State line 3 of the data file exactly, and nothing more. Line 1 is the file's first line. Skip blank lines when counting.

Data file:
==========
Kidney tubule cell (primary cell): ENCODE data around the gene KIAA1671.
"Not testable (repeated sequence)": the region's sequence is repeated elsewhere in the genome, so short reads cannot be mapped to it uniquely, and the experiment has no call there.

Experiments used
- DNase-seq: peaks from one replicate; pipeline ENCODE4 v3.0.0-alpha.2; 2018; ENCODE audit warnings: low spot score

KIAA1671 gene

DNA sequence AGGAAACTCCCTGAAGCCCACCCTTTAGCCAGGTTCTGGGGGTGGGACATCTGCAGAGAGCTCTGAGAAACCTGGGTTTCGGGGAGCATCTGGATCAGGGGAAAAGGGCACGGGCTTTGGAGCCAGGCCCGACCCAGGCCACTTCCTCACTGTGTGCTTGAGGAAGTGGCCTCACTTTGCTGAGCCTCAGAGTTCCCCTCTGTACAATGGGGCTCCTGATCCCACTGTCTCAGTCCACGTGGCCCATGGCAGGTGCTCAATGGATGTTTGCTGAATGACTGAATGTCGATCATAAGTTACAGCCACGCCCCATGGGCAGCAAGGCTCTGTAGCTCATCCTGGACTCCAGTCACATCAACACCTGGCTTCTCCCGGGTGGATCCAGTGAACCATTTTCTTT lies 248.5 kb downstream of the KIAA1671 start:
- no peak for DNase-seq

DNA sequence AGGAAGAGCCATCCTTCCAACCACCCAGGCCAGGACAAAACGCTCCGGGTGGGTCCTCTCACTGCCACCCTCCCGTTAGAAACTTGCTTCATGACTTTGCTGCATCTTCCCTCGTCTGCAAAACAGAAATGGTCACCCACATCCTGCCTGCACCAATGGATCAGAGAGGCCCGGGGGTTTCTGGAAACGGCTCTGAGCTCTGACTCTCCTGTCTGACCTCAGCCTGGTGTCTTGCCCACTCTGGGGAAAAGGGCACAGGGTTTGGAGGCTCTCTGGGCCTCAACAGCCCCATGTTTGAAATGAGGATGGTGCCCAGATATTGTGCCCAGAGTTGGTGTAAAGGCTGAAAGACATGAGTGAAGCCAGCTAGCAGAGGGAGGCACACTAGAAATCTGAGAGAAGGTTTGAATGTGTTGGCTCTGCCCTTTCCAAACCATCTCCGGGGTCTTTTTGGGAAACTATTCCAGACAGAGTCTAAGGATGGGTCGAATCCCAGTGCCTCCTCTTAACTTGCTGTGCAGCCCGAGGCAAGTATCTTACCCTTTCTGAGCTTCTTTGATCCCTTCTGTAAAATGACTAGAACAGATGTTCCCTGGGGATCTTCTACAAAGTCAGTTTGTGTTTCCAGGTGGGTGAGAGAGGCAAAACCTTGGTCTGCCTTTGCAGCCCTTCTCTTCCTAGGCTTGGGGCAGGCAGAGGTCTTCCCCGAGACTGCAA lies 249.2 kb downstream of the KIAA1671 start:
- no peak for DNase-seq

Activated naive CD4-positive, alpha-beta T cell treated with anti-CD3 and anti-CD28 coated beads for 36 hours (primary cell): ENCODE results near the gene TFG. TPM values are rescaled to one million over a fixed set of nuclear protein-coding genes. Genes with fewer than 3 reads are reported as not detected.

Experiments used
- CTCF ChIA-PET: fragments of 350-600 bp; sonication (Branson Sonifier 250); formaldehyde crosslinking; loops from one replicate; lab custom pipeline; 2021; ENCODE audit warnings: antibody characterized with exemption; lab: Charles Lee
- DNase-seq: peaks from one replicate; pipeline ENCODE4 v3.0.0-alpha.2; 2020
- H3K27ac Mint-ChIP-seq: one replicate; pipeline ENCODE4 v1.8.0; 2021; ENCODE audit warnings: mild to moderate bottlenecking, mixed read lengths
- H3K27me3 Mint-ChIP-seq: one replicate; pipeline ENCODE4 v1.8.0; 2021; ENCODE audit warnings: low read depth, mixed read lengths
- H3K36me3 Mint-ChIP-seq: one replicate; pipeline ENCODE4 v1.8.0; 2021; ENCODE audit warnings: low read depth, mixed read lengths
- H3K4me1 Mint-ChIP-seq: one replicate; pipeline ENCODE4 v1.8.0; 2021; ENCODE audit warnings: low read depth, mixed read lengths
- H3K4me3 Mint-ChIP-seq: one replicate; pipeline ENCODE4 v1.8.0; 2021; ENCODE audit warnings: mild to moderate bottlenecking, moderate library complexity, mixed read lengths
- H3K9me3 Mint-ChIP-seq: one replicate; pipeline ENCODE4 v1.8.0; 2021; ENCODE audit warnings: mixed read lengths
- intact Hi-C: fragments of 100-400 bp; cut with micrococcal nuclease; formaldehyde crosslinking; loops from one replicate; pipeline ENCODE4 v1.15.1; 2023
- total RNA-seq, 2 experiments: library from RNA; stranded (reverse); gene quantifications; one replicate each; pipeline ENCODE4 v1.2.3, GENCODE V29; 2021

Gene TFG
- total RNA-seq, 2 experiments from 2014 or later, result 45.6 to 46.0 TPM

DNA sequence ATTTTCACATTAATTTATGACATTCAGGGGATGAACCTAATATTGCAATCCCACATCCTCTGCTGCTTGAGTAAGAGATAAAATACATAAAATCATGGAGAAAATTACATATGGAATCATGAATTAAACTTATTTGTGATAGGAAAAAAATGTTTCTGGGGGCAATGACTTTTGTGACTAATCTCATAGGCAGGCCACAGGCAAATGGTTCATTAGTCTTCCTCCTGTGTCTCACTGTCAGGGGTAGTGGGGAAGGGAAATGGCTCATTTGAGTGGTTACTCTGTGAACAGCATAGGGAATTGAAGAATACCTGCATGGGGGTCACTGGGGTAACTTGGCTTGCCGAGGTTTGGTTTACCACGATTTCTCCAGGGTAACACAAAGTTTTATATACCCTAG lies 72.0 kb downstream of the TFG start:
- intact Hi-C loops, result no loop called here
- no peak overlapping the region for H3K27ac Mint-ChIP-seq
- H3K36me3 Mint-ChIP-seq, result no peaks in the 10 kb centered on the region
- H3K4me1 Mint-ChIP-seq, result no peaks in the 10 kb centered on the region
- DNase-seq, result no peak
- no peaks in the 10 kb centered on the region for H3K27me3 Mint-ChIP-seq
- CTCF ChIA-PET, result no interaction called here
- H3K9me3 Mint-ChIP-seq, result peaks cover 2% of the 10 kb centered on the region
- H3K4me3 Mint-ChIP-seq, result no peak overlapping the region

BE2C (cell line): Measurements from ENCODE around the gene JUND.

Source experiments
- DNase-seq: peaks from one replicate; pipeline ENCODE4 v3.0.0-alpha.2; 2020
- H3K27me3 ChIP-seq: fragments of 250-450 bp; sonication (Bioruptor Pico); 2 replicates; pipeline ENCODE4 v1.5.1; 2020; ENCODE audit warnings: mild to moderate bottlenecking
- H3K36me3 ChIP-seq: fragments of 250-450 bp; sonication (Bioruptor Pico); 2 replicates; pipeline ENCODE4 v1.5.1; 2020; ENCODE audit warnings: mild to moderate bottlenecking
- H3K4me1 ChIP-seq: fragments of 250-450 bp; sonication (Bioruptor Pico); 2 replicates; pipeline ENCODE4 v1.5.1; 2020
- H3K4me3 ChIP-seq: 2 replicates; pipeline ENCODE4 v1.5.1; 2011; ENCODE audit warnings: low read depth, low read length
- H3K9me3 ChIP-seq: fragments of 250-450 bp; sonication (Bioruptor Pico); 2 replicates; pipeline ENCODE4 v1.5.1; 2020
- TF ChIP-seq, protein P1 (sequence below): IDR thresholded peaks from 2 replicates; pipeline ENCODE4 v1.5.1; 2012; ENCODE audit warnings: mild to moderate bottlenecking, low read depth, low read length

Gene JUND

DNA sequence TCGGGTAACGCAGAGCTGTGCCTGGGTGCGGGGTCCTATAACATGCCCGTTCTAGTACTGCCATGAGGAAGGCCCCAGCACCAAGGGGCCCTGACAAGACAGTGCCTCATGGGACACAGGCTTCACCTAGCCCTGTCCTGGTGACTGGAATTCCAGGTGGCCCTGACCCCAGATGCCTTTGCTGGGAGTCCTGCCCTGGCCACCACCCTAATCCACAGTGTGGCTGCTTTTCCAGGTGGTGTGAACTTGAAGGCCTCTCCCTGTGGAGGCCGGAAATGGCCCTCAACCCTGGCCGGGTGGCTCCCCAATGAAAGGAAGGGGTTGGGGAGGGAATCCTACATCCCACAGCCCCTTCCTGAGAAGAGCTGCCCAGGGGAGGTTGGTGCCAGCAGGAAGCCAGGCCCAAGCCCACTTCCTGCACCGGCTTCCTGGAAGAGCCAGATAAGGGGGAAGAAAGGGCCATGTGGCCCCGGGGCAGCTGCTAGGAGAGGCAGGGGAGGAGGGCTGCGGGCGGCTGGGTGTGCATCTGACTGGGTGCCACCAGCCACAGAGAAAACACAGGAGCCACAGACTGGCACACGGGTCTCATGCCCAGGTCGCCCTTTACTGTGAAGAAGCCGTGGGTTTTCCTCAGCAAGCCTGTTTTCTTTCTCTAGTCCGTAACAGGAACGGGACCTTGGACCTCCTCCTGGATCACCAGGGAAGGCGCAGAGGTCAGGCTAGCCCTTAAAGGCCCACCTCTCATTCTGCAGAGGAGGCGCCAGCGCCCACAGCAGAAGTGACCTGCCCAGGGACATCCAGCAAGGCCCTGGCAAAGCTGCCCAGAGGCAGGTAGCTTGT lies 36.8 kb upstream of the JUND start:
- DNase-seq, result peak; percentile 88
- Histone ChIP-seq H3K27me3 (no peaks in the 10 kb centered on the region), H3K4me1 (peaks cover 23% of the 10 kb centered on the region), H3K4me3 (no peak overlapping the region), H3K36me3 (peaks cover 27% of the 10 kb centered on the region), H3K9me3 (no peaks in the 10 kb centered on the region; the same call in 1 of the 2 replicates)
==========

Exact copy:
Experiments used